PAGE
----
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Negotiating the Purchase of a Medical Practice: Top 3 Things You Need to Know

Thumbnail image for Thumbnail image for Thumbnail image for Thumbnail image for Thumbnail image for Thumbnail image for Thumbnail image for Thumbnail image for top.lawyers.arrive.mag.2011.jpgPurchasing a medical practice is probably one of the most important decisions that you will make in your life. The type of practice, location, and size are just a few factors that will influence the growth and success of your practice. Unlike many other professions, you can’t just change jobs after purchasing a medical practice. The medical practice you purchase will establish roots for you in that location, in the community and the hospitals that you send your patients to. Our firm has helped many doctors evaluate their options to negotiate the best possible medical practice to benefit their life and career.

Before you purchase or even begin to negotiate purchasing a medical practice, consider the following factors in your decision making process:

1) Type of Purchase. The purchase of a medical practice could take the form of stock purchase or an asset purchase. In a stock purchase, the purchaser is acquiring assets such as equipment, fixtures, accounts receivables as well as liabilities. It is important to note that liabilities include all accounts payables and any malpractice suits that may be ongoing against the practice. In most cases, a stock purchase occurs when a current employee of the practice, usually on a partnership track, becomes a full or part owner of the practice. He or she then also becomes liable for the practice’s liabilities. For example, if you purchase into a practice where one of the partners has a high number of malpractice actions named against him or her and the practice, you may also be sharing any liability not covered by insurance. Additionally, if that partner has a higher than normal rate of malpractice insurance because he or she has been sued more often, your income will be affected if medical malpractice insurance is a shared expense. In such a case, you may want to negotiate that each physician pay for his or her own medical malpractice insurance separately.

In an asset purchase, the buyer steps in and takes over the practice. The purchaser normally acquires the remaining inventory and office supplies. The purchaser does not take on the liabilities or the accounts receivables. You should make sure to get the seller’s patient list with telephone numbers and addresses. Since you are paying for the entire practice, make sure the telephone number, fax, and e-mail address stay the same. You should also have access to the website if there is one.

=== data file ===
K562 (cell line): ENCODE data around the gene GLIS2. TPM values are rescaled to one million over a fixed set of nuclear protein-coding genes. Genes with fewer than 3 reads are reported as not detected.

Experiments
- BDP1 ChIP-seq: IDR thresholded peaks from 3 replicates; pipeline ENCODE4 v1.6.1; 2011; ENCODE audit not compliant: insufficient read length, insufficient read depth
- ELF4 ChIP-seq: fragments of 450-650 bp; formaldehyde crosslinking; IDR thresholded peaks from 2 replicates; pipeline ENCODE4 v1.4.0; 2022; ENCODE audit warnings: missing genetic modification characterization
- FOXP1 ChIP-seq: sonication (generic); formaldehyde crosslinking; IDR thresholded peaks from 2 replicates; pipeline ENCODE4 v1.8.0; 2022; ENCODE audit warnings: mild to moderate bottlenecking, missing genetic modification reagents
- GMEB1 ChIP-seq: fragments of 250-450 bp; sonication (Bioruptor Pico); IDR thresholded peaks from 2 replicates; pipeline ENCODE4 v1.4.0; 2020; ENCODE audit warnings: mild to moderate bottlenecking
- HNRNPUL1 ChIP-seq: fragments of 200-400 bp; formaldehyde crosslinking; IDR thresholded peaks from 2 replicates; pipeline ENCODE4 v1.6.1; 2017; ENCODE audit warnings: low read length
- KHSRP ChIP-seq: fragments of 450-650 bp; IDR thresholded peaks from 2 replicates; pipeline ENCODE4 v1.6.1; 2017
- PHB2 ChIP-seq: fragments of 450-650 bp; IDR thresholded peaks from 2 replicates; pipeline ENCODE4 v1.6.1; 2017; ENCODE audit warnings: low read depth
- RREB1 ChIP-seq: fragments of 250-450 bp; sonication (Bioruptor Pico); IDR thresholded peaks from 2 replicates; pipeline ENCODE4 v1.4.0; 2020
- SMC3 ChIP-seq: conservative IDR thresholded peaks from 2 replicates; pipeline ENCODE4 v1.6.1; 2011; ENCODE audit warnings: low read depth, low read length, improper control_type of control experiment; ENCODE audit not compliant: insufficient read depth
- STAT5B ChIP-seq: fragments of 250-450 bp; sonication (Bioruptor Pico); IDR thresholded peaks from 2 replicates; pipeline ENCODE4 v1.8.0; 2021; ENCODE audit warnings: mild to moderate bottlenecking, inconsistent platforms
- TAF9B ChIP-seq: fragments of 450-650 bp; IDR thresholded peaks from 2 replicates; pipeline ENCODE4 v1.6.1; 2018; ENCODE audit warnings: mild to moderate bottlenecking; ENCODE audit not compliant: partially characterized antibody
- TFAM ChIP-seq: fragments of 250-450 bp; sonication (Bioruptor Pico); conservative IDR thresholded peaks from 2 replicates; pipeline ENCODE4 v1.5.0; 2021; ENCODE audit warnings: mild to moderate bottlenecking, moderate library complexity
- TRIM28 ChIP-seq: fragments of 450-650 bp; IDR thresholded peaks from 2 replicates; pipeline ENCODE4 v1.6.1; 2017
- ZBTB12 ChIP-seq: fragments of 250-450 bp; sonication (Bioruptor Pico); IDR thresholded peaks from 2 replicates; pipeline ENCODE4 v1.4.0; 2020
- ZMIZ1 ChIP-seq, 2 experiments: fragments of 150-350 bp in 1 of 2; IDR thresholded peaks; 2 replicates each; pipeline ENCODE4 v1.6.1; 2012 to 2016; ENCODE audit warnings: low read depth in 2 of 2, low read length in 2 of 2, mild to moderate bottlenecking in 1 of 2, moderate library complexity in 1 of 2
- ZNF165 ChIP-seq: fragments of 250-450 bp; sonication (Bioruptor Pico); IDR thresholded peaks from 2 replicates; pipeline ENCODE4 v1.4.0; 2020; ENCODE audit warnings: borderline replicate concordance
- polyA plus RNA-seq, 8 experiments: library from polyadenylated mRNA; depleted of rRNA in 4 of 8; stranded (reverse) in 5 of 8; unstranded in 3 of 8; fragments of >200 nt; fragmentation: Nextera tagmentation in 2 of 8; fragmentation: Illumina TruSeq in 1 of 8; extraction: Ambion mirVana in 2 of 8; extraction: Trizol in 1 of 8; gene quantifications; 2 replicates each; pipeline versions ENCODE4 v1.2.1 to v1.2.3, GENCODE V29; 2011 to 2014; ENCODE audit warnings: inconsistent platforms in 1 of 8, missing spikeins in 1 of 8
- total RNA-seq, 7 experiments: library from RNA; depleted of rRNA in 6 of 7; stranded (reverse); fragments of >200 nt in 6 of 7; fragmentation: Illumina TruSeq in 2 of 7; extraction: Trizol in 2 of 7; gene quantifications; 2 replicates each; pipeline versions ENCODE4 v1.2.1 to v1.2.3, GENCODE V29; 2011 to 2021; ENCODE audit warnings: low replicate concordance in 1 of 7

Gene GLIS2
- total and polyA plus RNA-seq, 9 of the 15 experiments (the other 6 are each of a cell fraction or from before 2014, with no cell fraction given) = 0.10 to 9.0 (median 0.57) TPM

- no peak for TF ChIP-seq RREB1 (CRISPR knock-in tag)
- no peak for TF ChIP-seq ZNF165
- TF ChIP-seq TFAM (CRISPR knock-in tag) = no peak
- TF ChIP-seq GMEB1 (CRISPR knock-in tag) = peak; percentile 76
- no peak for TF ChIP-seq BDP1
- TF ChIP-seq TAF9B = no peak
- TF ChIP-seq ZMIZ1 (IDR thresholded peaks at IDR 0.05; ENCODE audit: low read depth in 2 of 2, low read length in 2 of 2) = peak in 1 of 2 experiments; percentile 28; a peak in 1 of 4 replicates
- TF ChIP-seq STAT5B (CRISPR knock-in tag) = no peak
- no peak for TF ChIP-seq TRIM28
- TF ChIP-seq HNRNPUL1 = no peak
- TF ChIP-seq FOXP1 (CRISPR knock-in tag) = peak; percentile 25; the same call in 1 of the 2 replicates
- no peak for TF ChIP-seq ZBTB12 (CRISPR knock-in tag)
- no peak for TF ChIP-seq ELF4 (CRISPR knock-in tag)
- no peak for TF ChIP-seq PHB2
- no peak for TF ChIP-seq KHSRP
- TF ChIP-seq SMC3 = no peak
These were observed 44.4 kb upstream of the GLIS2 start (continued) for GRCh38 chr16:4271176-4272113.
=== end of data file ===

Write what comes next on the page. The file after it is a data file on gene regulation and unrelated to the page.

2) Purchase Price. The purchase price is the most difficult factor to determine. You must negotiate this price. In order to determine the purchase price, take the value of the assets that you’re acquiring such as furniture, computers, equipment, supplies and add it to the goodwill. Goodwill is a difficult number to measure as it is based on how well the practice is doing, its location, reputation, and how long it has been in business. Also obtain the financial statements from the past five years to see how the practice is doing and whether it is growing.

3) Non-Compete Agreement. A non-compete agreement is crucial to ensure that the seller does not take back the practice that he or she just sold you. A well drafted non-compete clause should ensure that the seller does not open up a practice across the street from you or anywhere in your targeted geographic location. This is extremely important because if the seller opens up a practice nearby, you will most likely lose your patients.

Purchasing a medical practice is an extremely complicated business decision that will affect you, your career, and your family. If you are considering purchasing a private practice, call our Physician Employment attorneys at Villanueva & Sanchala at (800) 893-9645 to help you evaluate, negotiate and guide you in your purchase.

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Thank you for visiting our Blog. This blog provides general information and thoughts about various employment law issues primarily in the New York Tri-State area and occasionally in other areas. You are welcome to read the posts. However, do not construe any content on this blog as legal advice or the creation of an attorney-client relationship. Again, we provide the content only for informational purposes. You should not make decisions based information on our blog since the application of the law depends on the facts and each situation may be different. In addition, the law in most jurisdictions is different and changes constantly and we make no representations that any information on our blog has been updated. The Blog should not be used as a substitute for competent legal advice from an experienced employment law attorney in your state or jurisdiction.